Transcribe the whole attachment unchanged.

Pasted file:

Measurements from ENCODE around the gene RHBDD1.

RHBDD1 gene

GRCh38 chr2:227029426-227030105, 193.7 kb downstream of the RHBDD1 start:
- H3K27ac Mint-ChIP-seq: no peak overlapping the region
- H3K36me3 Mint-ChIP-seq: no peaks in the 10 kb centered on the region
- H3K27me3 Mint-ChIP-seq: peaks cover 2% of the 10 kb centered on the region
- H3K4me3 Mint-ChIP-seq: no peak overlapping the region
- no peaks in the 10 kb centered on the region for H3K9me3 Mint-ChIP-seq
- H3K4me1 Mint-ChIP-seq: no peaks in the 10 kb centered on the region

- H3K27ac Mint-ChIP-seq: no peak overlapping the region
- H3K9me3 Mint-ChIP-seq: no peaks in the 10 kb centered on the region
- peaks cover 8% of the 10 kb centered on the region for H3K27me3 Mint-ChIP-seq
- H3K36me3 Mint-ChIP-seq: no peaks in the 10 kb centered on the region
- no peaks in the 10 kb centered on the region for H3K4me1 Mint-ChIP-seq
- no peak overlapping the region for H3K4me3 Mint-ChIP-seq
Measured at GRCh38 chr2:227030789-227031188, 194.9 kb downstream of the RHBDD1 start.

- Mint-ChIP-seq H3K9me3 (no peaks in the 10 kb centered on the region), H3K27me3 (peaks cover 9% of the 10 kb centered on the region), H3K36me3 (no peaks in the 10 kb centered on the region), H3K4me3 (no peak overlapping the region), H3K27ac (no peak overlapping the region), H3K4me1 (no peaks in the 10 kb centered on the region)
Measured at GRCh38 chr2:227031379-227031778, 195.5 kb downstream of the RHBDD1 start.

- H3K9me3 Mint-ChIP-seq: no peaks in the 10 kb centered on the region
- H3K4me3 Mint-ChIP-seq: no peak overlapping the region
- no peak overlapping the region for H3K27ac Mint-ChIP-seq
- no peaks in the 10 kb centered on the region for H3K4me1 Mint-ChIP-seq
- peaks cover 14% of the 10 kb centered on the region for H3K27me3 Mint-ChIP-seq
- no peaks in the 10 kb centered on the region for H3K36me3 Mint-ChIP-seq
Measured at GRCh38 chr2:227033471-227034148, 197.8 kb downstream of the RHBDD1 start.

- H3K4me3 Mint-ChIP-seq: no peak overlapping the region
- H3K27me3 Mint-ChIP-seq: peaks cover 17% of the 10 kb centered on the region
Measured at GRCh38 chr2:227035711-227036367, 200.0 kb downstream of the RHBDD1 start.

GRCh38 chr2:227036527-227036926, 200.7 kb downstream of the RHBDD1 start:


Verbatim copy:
Measurements from ENCODE around the gene RHBDD1.

RHBDD1 gene

GRCh38 chr2:227029426-227030105, 193.7 kb downstream of the RHBDD1 start:
- H3K27ac Mint-ChIP-seq: no peak overlapping the region
- H3K36me3 Mint-ChIP-seq: no peaks in the 10 kb centered on the region
- H3K27me3 Mint-ChIP-seq: peaks cover 2% of the 10 kb centered on the region
- H3K4me3 Mint-ChIP-seq: no peak overlapping the region
- no peaks in the 10 kb centered on the region for H3K9me3 Mint-ChIP-seq
- H3K4me1 Mint-ChIP-seq: no peaks in the 10 kb centered on the region

- H3K27ac Mint-ChIP-seq: no peak overlapping the region
- H3K9me3 Mint-ChIP-seq: no peaks in the 10 kb centered on the region
- peaks cover 8% of the 10 kb centered on the region for H3K27me3 Mint-ChIP-seq
- H3K36me3 Mint-ChIP-seq: no peaks in the 10 kb centered on the region
- no peaks in the 10 kb centered on the region for H3K4me1 Mint-ChIP-seq
- no peak overlapping the region for H3K4me3 Mint-ChIP-seq
Measured at GRCh38 chr2:227030789-227031188, 194.9 kb downstream of the RHBDD1 start.

- Mint-ChIP-seq H3K9me3 (no peaks in the 10 kb centered on the region), H3K27me3 (peaks cover 9% of the 10 kb centered on the region), H3K36me3 (no peaks in the 10 kb centered on the region), H3K4me3 (no peak overlapping the region), H3K27ac (no peak overlapping the region), H3K4me1 (no peaks in the 10 kb centered on the region)
Measured at GRCh38 chr2:227031379-227031778, 195.5 kb downstream of the RHBDD1 start.

- H3K9me3 Mint-ChIP-seq: no peaks in the 10 kb centered on the region
- H3K4me3 Mint-ChIP-seq: no peak overlapping the region
- no peak overlapping the region for H3K27ac Mint-ChIP-seq
- no peaks in the 10 kb centered on the region for H3K4me1 Mint-ChIP-seq
- peaks cover 14% of the 10 kb centered on the region for H3K27me3 Mint-ChIP-seq
- no peaks in the 10 kb centered on the region for H3K36me3 Mint-ChIP-seq
Measured at GRCh38 chr2:227033471-227034148, 197.8 kb downstream of the RHBDD1 start.

- H3K4me3 Mint-ChIP-seq: no peak overlapping the region
- H3K27me3 Mint-ChIP-seq: peaks cover 17% of the 10 kb centered on the region
Measured at GRCh38 chr2:227035711-227036367, 200.0 kb downstream of the RHBDD1 start.

GRCh38 chr2:227036527-227036926, 200.7 kb downstream of the RHBDD1 start: